Attached to todays Fourteenth legion, as in
the Roman past, is a unit of provincial auxiliaries from the lands
around the mouth of the Rhine, the First Cohort of Batavians, Roman
These are often assistedby a Unit of Hamian archers from the far-distant
province of Syria.
From the early days of the Republic the Roman army
had supplemented its strength with auxiliary (literally 'help')
troops. When people think of the Roman Army there is a tendency
to think of the legions themselves and to forget the considerable
contribution made to the Roman war machine by the numerous auxiliary
cohorts that provided vital support in a number of areas.
While the Roman legions were undeniably the most effective fighting
force of their age the Romans themselves had never managed to successfully
develop their military forces beyond the legionary formations. Accordingly
the need for cavalry, archers, slingers and so on was made good
by recruiting non-Roman peoples into cohorts of 500 (quingenaria)
and 1000 men (milliaria). These tended to be one of three
types; light infantry, cavalry and mixed units (equitata)
made up of cavalry and infantry.
Auxiliary troops were levied from the conquered provinces and were
named after the locality of their origination. The period of service
for an auxiliary soldier was roughly 25 years after which time he
could be discharged with a small gratuity and, most precious of
all, a diploma conferring Roman Citizenship on himself and his heirs.
For acts of bravery it was more likely that Citizenship, either
for individuals, or for the unit as a whole, was awarded. Cohorts
and Alae, like the Legions, could be given honorary awards
such as "VICTRIX" or carry an Imperial family name.
Some units for example COHORS I BATAVORVM MILLIARIA CIVIUM ROMANORUM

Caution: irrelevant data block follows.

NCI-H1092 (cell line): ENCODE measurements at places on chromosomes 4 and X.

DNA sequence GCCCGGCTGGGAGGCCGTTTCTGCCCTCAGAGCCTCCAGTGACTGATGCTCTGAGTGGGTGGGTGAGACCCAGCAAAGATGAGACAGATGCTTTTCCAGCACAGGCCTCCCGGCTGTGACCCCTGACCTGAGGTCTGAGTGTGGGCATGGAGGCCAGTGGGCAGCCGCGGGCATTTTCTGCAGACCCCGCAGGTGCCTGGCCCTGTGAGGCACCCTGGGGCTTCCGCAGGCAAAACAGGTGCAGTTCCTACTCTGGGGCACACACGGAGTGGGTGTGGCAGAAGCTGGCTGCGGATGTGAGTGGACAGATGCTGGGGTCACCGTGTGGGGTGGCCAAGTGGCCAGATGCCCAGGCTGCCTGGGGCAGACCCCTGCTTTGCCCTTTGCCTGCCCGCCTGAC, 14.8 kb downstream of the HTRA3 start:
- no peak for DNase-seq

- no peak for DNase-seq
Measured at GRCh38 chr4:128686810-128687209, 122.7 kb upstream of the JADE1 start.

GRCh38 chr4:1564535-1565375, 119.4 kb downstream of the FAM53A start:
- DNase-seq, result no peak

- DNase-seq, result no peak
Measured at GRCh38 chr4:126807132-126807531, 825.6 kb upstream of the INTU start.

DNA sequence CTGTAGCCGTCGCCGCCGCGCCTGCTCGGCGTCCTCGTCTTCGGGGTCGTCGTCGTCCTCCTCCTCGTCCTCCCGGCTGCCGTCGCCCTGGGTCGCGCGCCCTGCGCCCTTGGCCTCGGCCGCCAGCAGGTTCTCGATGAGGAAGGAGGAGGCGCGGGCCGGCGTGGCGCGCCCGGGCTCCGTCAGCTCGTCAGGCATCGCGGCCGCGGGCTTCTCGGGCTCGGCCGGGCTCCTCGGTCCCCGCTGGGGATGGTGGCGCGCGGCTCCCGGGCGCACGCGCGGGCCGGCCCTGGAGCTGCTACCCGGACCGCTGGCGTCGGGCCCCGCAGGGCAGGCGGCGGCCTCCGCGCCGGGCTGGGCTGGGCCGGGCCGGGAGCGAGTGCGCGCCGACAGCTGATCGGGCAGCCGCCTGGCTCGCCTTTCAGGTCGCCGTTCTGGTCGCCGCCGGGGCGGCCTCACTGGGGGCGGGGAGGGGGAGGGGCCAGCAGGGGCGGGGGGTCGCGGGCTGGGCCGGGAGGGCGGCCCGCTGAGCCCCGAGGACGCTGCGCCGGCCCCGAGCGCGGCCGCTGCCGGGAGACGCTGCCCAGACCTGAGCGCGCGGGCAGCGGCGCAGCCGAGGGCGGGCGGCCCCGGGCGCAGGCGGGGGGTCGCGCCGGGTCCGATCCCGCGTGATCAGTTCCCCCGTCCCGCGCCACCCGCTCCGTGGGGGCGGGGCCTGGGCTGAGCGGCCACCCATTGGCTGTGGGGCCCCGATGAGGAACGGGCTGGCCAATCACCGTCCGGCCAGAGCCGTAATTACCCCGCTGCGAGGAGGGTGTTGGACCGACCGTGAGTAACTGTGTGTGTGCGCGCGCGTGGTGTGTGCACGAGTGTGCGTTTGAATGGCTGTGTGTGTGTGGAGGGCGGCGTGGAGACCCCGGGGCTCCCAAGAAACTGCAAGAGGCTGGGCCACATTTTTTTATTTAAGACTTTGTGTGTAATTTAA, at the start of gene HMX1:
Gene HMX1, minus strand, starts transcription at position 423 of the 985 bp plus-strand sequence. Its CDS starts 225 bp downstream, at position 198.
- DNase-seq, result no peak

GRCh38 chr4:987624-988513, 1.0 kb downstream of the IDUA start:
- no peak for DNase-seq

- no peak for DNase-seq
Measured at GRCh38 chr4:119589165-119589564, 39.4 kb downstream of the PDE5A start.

PIA FIDELIS, or COHORS I FIDA VARDULLORUM MILLIARIA EQUITATA CIVIUM
ROMANORUM could amass many titles.
Auxiliary units lacked the specialised skills and equipment of the
larger legions and were paid proportionately less. Moreover they
tended not to be among the recipients of the large donatives handed
out to the legions and the Praetorian Guard by successive emperors
desperate to retain the loyalty of their troops. However, the Citizen
cohorts (cohors voluntariorum civium Romanorum) thanks largely
to the will of Augustus, were practically on the same pay level
as the Legionaries, and in consequence their commanders bear the
title of Tribunus.
Stationed in small forts along the frontiers the auxiliaries were
mainly used for garrison and policing duties. When major campaigns
were launched against the barbarians massed beyond the empire's
defences, the auxiliary cohorts would be drawn on to provide support
arms for the main legionary force.
Like their comrades in the legions the auxiliary troops were divided
into centuries of 80-100 men commanded by a centurion. The centurions
were as likely as not to be Roman citizens in the time-honored tradition
of empire officers being placed in command of native troops. Such
an appointment might represent a promotion from a one of the legions.
It might be a direct appointment provided under the patronage of
a provincial governor, or even the emperor himself. Certainly many
of the centurions were drawn from the same native stock as the rank
and file. Above the centurions was the commander of the quingenaria
cohort - the Praefectus who was an equestrian officer. The rank
of prefect was a senior one and commanded respect right across the
army. The command of a cohors milliaria or civium Romanorum was
usually in the form of a Tribunus. Command of an auxiliary
cohort was often the reward conferred on outstanding legionary centurions
who had proved deserving of independent command. Attached to today's
Fourteenth legion, as in the Roman past, is a unit of provincial
auxiliaries from the lands around the mouth of the Rhine, the First
Cohort of Batavians, one thousand strong, loyal and faithful citizens